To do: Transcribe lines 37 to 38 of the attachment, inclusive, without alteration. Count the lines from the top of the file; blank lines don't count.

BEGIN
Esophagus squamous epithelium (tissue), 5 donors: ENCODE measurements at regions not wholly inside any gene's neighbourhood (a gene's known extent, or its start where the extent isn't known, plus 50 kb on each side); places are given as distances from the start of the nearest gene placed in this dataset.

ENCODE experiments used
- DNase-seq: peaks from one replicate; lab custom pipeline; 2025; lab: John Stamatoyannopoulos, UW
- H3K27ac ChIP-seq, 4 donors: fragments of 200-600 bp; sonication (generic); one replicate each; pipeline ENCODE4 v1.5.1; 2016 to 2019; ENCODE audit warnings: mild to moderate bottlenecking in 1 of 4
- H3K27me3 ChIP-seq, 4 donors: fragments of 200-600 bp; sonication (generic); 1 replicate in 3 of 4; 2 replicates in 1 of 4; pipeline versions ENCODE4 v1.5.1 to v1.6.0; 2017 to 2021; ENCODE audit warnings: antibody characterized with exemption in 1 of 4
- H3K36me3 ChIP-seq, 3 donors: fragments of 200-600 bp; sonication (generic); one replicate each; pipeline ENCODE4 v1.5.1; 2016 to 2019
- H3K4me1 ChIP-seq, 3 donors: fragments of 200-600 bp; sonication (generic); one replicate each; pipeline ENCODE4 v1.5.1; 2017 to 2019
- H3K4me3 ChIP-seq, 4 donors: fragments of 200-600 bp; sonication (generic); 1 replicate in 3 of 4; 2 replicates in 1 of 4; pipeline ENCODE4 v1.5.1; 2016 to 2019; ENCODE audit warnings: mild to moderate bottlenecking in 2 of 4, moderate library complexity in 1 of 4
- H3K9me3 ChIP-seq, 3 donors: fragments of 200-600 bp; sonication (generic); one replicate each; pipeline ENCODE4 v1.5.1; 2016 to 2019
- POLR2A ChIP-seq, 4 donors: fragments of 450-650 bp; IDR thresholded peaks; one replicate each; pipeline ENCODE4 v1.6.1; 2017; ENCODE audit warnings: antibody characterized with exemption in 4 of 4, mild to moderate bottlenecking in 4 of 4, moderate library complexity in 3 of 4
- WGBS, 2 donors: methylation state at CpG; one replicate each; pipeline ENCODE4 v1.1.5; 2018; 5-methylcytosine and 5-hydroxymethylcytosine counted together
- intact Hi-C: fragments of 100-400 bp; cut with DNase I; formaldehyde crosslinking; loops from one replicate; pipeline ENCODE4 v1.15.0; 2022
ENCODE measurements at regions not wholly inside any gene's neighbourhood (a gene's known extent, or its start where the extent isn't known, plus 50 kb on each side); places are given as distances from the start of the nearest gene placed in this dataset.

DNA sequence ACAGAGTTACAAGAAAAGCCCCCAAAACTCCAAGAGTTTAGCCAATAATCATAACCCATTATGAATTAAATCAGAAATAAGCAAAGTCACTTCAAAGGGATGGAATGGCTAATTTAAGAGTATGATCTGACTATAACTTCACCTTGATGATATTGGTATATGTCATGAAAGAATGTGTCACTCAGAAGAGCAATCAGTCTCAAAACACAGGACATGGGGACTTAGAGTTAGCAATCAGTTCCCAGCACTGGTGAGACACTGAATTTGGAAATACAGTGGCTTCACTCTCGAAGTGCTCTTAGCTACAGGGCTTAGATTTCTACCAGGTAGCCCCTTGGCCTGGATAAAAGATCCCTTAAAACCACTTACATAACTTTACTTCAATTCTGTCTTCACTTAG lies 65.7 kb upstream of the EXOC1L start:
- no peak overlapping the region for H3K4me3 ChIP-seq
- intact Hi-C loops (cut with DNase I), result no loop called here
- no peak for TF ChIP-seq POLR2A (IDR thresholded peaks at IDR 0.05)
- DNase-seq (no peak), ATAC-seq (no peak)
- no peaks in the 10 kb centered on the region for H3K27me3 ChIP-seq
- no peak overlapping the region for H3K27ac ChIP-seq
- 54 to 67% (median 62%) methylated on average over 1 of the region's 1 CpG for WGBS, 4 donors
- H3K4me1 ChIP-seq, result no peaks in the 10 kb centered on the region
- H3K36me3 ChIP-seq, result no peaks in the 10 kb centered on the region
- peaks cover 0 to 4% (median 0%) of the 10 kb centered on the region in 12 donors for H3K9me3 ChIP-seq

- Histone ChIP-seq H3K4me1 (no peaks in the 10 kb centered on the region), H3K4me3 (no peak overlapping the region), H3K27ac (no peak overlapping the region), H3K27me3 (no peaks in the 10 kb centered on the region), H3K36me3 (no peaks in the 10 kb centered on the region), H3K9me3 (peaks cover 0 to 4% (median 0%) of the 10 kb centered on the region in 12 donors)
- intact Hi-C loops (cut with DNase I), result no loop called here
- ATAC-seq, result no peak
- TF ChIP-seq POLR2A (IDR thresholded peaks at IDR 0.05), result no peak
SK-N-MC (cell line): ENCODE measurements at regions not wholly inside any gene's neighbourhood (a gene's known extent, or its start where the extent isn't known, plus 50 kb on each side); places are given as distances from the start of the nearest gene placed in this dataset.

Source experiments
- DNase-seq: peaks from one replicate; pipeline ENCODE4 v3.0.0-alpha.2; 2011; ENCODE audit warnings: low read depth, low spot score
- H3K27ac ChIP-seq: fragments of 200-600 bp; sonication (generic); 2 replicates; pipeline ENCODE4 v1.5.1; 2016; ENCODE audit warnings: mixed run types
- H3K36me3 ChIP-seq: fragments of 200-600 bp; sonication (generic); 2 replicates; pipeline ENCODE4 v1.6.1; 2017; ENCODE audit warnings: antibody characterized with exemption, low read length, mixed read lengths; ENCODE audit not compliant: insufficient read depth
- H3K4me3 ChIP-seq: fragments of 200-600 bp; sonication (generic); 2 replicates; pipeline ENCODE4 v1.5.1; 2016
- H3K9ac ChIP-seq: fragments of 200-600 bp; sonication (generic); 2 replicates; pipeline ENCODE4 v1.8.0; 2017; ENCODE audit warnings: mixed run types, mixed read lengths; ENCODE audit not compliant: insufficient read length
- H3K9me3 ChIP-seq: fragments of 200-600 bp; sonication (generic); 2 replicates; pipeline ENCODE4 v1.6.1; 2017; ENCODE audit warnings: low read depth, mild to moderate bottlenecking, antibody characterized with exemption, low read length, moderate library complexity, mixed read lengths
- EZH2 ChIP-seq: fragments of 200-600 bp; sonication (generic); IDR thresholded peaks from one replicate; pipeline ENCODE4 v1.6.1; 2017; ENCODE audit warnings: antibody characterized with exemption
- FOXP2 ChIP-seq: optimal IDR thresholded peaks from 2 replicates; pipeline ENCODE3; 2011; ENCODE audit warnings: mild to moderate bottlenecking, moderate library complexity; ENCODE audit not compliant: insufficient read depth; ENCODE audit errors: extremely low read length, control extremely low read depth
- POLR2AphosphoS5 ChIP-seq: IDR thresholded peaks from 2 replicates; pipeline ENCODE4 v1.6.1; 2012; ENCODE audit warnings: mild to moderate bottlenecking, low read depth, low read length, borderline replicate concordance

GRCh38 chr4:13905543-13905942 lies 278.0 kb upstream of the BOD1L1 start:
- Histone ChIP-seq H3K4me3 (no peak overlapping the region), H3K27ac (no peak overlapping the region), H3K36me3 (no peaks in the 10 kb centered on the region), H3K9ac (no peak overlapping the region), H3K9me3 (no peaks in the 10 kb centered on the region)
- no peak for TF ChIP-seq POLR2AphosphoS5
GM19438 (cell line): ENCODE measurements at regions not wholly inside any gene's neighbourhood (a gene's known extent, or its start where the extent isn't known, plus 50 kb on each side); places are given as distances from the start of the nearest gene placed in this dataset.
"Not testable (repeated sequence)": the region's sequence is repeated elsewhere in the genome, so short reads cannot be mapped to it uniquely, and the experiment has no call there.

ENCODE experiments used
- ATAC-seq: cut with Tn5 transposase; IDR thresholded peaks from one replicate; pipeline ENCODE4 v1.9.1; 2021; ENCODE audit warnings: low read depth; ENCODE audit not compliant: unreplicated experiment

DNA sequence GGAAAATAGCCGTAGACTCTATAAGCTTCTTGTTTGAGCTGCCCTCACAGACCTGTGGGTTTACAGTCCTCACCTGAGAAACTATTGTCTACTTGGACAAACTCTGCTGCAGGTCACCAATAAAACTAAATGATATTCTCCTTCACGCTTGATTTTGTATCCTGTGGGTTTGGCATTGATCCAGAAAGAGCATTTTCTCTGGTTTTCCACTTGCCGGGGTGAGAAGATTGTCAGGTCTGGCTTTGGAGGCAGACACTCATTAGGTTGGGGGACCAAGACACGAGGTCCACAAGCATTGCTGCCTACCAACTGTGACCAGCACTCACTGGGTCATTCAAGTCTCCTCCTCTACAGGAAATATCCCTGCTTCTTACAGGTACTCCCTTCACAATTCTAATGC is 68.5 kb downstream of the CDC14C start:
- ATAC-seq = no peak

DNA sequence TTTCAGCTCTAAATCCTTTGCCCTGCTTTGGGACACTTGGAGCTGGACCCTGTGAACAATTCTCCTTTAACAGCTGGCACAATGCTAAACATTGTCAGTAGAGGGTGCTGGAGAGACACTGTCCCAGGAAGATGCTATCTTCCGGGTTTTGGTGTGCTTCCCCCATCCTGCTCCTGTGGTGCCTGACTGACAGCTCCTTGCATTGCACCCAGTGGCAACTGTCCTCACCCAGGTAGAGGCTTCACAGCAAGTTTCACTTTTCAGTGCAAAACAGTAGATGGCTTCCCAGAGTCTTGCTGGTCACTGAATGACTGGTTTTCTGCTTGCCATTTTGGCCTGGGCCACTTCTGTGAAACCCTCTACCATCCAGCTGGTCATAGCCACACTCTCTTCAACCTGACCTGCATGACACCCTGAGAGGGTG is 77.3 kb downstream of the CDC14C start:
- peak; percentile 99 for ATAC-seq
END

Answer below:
- EZH2 ChIP-seq: fragments of 200-600 bp; sonication (generic); IDR thresholded peaks from one replicate; pipeline ENCODE4 v1.6.1; 2017; ENCODE audit warnings: antibody characterized with exemption
- FOXP2 ChIP-seq: optimal IDR thresholded peaks from 2 replicates; pipeline ENCODE3; 2011; ENCODE audit warnings: mild to moderate bottlenecking, moderate library complexity; ENCODE audit not compliant: insufficient read depth; ENCODE audit errors: extremely low read length, control extremely low read depth